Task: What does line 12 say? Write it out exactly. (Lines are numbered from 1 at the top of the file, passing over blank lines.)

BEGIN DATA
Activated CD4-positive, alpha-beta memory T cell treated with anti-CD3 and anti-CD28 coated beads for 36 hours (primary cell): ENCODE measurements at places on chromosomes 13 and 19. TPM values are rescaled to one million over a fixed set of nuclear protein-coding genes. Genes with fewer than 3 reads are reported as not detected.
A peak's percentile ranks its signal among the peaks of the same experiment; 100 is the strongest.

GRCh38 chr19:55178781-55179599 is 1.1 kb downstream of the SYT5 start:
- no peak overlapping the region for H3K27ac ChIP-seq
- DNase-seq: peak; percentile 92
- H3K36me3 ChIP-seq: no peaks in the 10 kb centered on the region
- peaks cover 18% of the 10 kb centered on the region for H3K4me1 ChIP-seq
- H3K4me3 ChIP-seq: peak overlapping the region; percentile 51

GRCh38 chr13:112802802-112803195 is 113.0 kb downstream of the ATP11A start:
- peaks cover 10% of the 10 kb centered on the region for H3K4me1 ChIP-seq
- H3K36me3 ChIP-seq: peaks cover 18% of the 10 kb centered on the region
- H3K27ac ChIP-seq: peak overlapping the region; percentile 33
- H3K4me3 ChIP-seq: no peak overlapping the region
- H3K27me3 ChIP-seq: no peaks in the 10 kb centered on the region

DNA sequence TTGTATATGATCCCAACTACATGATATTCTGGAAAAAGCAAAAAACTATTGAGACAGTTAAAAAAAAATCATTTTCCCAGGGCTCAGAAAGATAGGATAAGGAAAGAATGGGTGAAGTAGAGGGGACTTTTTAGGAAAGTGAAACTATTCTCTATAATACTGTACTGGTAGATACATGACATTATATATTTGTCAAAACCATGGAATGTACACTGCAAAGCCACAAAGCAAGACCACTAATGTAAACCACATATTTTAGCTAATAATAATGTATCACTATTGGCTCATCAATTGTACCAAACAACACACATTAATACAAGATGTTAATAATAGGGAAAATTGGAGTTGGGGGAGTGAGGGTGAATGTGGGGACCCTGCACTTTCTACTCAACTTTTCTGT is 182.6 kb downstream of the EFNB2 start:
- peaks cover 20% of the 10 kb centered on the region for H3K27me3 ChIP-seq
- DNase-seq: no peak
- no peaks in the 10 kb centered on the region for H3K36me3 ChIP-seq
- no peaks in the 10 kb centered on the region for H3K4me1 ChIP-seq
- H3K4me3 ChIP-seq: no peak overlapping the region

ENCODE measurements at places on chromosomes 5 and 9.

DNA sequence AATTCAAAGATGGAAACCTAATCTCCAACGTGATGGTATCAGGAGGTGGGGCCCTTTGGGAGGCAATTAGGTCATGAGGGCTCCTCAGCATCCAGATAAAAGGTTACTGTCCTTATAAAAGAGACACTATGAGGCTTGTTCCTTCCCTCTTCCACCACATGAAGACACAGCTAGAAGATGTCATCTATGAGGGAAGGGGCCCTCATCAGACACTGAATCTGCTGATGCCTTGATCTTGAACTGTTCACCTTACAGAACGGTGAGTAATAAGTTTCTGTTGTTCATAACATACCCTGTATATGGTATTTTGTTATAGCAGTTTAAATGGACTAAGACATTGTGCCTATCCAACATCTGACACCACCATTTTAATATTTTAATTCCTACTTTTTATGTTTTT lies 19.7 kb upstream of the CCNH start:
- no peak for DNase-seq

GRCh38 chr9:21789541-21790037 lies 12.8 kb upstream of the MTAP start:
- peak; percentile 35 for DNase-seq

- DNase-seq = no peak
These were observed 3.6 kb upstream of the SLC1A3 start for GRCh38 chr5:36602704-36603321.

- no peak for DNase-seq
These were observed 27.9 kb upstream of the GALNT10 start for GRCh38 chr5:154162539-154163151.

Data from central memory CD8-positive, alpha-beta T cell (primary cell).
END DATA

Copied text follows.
- H3K27ac ChIP-seq: peak overlapping the region; percentile 33